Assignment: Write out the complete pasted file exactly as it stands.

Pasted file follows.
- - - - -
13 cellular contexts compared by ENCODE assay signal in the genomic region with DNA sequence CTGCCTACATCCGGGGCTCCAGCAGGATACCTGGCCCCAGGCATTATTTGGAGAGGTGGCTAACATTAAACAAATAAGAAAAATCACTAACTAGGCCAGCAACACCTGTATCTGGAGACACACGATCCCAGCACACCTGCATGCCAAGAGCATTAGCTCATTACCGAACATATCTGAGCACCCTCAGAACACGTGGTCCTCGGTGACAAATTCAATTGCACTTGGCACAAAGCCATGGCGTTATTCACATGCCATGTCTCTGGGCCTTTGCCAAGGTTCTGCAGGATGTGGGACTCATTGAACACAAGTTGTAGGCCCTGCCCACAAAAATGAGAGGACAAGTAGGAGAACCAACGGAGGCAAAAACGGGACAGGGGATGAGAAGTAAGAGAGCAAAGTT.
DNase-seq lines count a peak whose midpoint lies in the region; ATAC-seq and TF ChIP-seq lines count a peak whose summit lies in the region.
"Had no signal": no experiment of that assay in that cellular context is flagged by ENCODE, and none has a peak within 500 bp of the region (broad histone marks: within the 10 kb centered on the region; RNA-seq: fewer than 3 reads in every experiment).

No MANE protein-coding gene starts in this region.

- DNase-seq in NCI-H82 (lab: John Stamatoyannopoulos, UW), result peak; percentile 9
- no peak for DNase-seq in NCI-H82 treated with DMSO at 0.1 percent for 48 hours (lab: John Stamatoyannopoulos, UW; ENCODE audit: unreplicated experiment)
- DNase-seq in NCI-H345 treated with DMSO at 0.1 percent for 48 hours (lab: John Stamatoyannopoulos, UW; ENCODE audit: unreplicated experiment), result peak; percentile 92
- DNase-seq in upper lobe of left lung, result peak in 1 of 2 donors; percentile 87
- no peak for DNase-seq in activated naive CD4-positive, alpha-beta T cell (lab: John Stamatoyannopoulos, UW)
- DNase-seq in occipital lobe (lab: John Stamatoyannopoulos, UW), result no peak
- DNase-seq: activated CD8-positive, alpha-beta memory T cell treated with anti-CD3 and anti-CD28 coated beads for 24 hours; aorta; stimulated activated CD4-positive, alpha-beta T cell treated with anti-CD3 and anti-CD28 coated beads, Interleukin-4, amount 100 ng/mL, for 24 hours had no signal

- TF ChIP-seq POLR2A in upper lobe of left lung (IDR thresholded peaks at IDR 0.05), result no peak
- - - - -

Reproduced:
13 cellular contexts compared by ENCODE assay signal in the genomic region with DNA sequence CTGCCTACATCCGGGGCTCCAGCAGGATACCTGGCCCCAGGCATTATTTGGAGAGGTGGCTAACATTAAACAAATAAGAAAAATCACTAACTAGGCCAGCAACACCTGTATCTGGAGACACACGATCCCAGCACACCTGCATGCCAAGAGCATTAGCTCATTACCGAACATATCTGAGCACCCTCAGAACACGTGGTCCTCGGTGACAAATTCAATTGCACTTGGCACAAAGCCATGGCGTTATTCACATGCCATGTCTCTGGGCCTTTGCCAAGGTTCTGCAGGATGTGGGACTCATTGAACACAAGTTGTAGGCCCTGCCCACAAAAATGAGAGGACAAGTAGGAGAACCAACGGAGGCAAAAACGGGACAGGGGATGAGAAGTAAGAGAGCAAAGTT.
DNase-seq lines count a peak whose midpoint lies in the region; ATAC-seq and TF ChIP-seq lines count a peak whose summit lies in the region.
"Had no signal": no experiment of that assay in that cellular context is flagged by ENCODE, and none has a peak within 500 bp of the region (broad histone marks: within the 10 kb centered on the region; RNA-seq: fewer than 3 reads in every experiment).

No MANE protein-coding gene starts in this region.

- DNase-seq in NCI-H82 (lab: John Stamatoyannopoulos, UW), result peak; percentile 9
- no peak for DNase-seq in NCI-H82 treated with DMSO at 0.1 percent for 48 hours (lab: John Stamatoyannopoulos, UW; ENCODE audit: unreplicated experiment)
- DNase-seq in NCI-H345 treated with DMSO at 0.1 percent for 48 hours (lab: John Stamatoyannopoulos, UW; ENCODE audit: unreplicated experiment), result peak; percentile 92
- DNase-seq in upper lobe of left lung, result peak in 1 of 2 donors; percentile 87
- no peak for DNase-seq in activated naive CD4-positive, alpha-beta T cell (lab: John Stamatoyannopoulos, UW)
- DNase-seq in occipital lobe (lab: John Stamatoyannopoulos, UW), result no peak
- DNase-seq: activated CD8-positive, alpha-beta memory T cell treated with anti-CD3 and anti-CD28 coated beads for 24 hours; aorta; stimulated activated CD4-positive, alpha-beta T cell treated with anti-CD3 and anti-CD28 coated beads, Interleukin-4, amount 100 ng/mL, for 24 hours had no signal

- TF ChIP-seq POLR2A in upper lobe of left lung (IDR thresholded peaks at IDR 0.05), result no peak